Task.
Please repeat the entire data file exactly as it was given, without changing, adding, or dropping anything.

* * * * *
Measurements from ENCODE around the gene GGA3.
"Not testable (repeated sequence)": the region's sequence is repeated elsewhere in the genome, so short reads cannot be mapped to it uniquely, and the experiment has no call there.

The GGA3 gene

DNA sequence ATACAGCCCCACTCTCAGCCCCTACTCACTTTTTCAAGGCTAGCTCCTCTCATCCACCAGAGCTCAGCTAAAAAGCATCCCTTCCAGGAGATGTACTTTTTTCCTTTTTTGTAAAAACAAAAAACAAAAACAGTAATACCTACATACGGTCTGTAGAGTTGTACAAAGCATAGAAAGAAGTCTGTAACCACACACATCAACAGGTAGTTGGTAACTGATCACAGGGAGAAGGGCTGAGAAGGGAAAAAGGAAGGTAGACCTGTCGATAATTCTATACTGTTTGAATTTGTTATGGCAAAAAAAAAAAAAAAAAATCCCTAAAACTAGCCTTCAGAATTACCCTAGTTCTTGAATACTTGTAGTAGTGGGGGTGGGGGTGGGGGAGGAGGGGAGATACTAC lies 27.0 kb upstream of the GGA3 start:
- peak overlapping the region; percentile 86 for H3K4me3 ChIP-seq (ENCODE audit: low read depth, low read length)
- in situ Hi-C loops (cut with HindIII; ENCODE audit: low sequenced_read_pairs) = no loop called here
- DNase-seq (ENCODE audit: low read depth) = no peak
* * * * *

Measurements from ENCODE around the gene GGA3.
"Not testable (repeated sequence)": the region's sequence is repeated elsewhere in the genome, so short reads cannot be mapped to it uniquely, and the experiment has no call there.

The GGA3 gene

DNA sequence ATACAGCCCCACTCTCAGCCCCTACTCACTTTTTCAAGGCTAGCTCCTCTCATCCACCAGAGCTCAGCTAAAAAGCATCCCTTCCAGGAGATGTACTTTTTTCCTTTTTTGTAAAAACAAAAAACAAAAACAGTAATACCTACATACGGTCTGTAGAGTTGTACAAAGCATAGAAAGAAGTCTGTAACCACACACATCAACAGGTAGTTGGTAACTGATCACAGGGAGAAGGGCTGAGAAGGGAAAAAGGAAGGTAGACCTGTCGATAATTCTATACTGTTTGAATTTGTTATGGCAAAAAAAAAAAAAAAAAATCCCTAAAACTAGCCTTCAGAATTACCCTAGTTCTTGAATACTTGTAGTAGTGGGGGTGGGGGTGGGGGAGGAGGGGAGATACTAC lies 27.0 kb upstream of the GGA3 start:
- peak overlapping the region; percentile 86 for H3K4me3 ChIP-seq (ENCODE audit: low read depth, low read length)
- in situ Hi-C loops (cut with HindIII; ENCODE audit: low sequenced_read_pairs) = no loop called here
- DNase-seq (ENCODE audit: low read depth) = no peak